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US: 56% HEIs in pathway partnerships not nationally ranked

A new report from NAFSA: Association of International Educators on the burgeoning US pathway market, has found that just over half of the higher education institutions who have partnered with pathway providers are not placed on the national rankings.

The pathway scene has long matured in other countries, namely the UK and Australia, but is relatively new in the US. Photo: Kaplan

These institutions alone accounted for 5.8% of all international students in the US

Preliminary findings released from The Landscape of Pathway Partnerships in the US report shows that  over half (56%) of the 45 universities it analyses are not nationally ranked on the US News National University Rankings.

“I was expecting they all will be somewhere in the rankings”

“Given that many international students consider rankings in their decision-making process, some of these institutions struggle to attract international students,” said Rahul Choudaha, CEO of DrEducation and principal researcher of the report.

“It seems that by partnering with pathway providers, institutions aim to expand the applicant pool to international students who are not ranking-conscious and at the same time require additional English preparation to meet admissions requirements.”

The report, released in full this autumn, used information from 45 higher education institution partnerships with eight pathway providers.

The first phase of the research found that these institutions alone accounted for 5.8% of all international students in the US, with 53% being public universities.

The report aims to plug the information gap in the booming US pathway space and deepen universities’ understanding of the sector, said Choudaha.

“Every time they [universities] are playing in the dark, trying to make a sense of what everybody is trying to sell them,” he told The PIE News.

For the purpose of the research, pathway providers are defined as “private third-party entities partnering with institutions to recruit international students and offer English-language preparation with academic coursework applicable toward graduation requirements”.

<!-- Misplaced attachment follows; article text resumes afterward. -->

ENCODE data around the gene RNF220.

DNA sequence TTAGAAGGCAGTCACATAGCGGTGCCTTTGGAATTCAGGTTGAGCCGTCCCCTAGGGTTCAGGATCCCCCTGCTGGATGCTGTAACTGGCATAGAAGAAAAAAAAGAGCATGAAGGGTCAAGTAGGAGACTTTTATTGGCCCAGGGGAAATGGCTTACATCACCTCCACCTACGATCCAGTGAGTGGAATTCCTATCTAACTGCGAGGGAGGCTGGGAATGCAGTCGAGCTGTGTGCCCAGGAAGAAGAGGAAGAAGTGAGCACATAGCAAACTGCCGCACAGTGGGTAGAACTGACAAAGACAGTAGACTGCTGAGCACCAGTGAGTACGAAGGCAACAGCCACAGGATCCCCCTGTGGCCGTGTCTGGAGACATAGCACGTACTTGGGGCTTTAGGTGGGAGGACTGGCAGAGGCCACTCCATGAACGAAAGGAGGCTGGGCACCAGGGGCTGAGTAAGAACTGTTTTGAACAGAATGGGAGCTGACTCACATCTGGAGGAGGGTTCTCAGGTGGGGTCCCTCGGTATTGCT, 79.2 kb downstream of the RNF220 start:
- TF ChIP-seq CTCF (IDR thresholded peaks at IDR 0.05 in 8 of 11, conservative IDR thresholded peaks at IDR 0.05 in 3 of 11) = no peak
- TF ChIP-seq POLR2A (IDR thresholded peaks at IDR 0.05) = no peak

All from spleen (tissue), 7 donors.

The second phase of the research, set to be released later this year, will provide an overview of characteristics of the institutions involved in the pathway partnerships.

The pathway scene has long matured in other countries, namely the UK and Australia, but is relatively new in the US.  Still, demand is growing and Joanna Ng Hartmann, senior director of IEM-ISS at NAFSA said there has been a marked increase in the number of members asking for information about pathway providers.

“The most important thing is you have the right information and enough information to make the choice for your universities”

“From our point of view, the most important thing is you have the right information and enough information to make the choice for your universities,” she told The PIE News.

The second phase of the research will look further into the understanding of the partnerships from the side of the institutions.

“What are their experiences, why they are considering a partnerships, why they are not considering a partnership,” said Choudaha, adding that it will also look at what the considerations were in deciding to make the partnership happen.

“It’s ultimately the institution’s choice,” he said. “But provide them enough background information and data to make those choices informed.”

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